President Muhammadu Buhari is under pressure to reject the reworked Electoral Act Amendment Bill 2022, it was learnt yesterday.
Sources said those pushing against presidential assent to the bill anchor their argument on “certain anti-democratic and discriminatory clauses”.
But, if signed and it becomes law, political parties will be expected to submit the names of their presidential candidates by August 18 — six months before the date of the presidential election.
According to the Independent National Electoral Commission (INEC) timetable, the presidential election will hold on February 18, 2023.
Going by the provision of the reworked bill sighted by News Desk Paper, on the date of submission of names of candidates, primaries for National Assembly, governorship and presidential candidates will hold between July and mid-August.
A source said: “The President may still reject the bill because of ‘vendetta and anti-democratic clauses’ in the reworked Electoral Act Amendment Bill 2022.
“We may end up using the Electoral Act 2010 (as amended) for the 2023 general election because of strange clauses.
“For instance, it is illegal to exclude political office holders from primaries. By implication, ministers, commissioners and others cannot participate in the electoral process.
“Also, News Desk Paper does not have the wherewithal for the use of the electronic voting machine. Most politicians in the All Progressives Congress (APC) and the Peoples Democratic Party (PDP) are uncomfortable with it.”
He added: “The consensus clause is cumbersome and an attempt to hit back at state governors who used to impose candidates. So, we should expect a likely rejection of the bill by the President.”
Attorney-General of the Federation and Minister of Justice Abubakar Malami (SAN) said he received the reworked bill sent to him by the President for his advice, on Monday. He said he would propose to the President to sign the bill if the content is in the national interest.
According to other provisions in the bill, the electoral commission may use an electronic voting machine or any other voting device for the election.
Ministers, commissioners and other political appointees are barred from serving as poll agents during the election.
Besides, no political appointee at any level, be it a minister, commissioner or board chairman, can vote or be voted for during primaries.
They are mandated to resign before the primaries of their parties.
The election expenses for elective offices are pegged as follows: presidential, N5billion; governorship, N1billion; Senate and House of Representatives, N100million and N70million; House of Assembly, N30million; chairmanship election into an area council, N30million; and councillorship, N5million.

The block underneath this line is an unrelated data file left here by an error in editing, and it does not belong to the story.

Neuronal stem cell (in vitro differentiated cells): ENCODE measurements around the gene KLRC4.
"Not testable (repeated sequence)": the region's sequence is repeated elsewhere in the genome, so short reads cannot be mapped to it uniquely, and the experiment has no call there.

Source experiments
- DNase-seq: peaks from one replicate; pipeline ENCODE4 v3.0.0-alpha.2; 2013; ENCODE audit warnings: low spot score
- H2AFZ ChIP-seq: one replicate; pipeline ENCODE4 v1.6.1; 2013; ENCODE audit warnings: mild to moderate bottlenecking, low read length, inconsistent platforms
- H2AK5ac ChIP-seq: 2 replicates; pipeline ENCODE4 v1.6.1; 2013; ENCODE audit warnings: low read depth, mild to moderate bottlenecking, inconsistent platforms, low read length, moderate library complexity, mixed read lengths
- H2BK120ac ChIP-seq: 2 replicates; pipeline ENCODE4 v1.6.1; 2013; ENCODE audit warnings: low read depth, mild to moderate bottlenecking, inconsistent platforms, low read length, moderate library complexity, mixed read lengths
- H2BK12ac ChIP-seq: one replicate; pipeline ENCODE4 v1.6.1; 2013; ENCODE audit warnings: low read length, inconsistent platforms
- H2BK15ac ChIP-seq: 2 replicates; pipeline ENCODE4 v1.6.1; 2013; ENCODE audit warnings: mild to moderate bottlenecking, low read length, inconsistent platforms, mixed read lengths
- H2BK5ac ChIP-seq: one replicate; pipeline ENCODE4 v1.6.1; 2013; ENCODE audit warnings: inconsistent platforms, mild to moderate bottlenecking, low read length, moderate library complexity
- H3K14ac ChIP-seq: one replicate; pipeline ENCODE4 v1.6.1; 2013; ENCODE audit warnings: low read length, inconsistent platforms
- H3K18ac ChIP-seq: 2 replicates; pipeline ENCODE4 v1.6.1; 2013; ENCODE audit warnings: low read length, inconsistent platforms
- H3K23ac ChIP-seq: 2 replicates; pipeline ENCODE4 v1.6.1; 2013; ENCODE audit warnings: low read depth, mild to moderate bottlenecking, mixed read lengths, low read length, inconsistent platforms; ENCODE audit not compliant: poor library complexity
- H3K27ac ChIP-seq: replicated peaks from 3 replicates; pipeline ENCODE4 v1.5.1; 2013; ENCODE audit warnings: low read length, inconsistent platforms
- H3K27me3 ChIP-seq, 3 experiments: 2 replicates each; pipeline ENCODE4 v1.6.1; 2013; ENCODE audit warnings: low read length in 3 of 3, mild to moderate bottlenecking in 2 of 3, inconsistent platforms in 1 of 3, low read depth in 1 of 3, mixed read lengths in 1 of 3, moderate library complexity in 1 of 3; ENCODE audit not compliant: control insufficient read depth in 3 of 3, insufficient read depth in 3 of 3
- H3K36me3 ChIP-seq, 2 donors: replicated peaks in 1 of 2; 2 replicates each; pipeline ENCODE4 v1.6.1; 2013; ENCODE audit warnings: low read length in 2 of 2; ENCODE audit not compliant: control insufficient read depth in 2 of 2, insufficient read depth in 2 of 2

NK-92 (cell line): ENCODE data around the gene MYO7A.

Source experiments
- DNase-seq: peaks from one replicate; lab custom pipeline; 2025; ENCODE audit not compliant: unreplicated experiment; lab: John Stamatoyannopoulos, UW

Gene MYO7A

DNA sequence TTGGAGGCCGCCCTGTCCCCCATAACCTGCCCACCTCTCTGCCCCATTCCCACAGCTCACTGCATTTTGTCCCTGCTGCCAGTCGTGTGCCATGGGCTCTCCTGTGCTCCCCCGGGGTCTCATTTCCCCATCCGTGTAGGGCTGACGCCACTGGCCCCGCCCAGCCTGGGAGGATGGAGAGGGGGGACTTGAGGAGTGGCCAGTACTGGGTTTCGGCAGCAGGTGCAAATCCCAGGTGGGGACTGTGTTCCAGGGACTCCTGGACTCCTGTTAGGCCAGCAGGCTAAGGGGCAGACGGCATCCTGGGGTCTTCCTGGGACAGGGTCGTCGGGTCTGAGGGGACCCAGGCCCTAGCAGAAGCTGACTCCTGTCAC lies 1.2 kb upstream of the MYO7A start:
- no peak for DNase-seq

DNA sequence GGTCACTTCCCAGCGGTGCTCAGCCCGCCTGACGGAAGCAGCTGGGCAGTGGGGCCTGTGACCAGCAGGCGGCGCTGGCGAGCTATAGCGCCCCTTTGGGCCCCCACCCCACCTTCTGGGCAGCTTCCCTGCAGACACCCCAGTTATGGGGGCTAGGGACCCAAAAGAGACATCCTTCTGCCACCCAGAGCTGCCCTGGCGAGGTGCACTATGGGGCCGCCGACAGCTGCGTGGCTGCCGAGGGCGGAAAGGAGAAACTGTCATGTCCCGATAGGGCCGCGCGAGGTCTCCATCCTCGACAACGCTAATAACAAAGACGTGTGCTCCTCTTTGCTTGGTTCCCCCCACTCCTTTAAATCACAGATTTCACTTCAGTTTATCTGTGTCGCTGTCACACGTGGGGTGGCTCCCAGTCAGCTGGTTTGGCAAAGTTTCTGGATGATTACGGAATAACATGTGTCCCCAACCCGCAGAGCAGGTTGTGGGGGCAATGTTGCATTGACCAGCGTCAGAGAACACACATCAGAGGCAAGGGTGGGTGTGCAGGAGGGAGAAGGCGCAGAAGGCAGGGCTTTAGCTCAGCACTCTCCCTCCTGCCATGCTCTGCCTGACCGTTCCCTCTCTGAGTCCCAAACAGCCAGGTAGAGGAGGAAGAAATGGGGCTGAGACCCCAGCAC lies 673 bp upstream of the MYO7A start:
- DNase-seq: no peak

No individual or other entity shall donate to a candidate more than N50million.
Section 29 (1-3) of the Electoral Act Amendment Bill 2022 is explicit on the deadline for the submission of the list of candidates.
The section says: “Every political party shall, not later than 180 days before the date appointed for a general election under this Act, submit to the Commission, in the prescribed forms, the list of the candidates the party proposes to sponsor at the elections, who must have emerged from valid primaries conducted by the political party.
“The list or information submitted by each candidate shall be accompanied by an affidavit sworn to by the candidate at the Federal High Court, High Court of a state, or Federal Capital Territory, indicating that he or she has fulfilled all the constitutional requirements for election into that office.
“The Commission shall, within seven days of the receipt of the personal particulars of the candidate, publish same in the constituency where the candidate intends to contest the election.”
Regarding mode of primaries, Section 84 (1) recommends: “A political party seeking to nominate candidates for elections under this Act shall hold primaries for aspirants to all elective positions, which shall be monitored by the Commission.
“(2) The procedure for the nomination of candidates by political parties for the various elective positions shall be by direct, indirect primaries or consensus.”
The conditions for consensus are as follows:
A political party that adopts a consensus candidate shall secure the written consent of all cleared aspirants for the position, indicating their voluntary withdrawal from the race and their endorsement of the consensus candidate.
Where a political party is unable to secure the written consent of all cleared aspirants for the purpose of a consensus candidate, it shall revert to the choice of direct or indirect primaries for the nomination of candidates for the aforesaid elective positions.
A special convention or nomination congress shall be held to ratify the choice of consensus candidates at designated centres at the national, state, senatorial, federal and state constituencies, as the case may be.
Section 84(10-13) limits courts from either stopping party primaries or elections from holding.
The section prevents political office holders at any level from participating or contesting for nomination into any elective office during primaries at the national convention or state congress.
It claims: “No political appointee at any level shall be a voting delegate or be voted for at the convention or congress of any political party for the purpose of the nomination of candidates for any election.”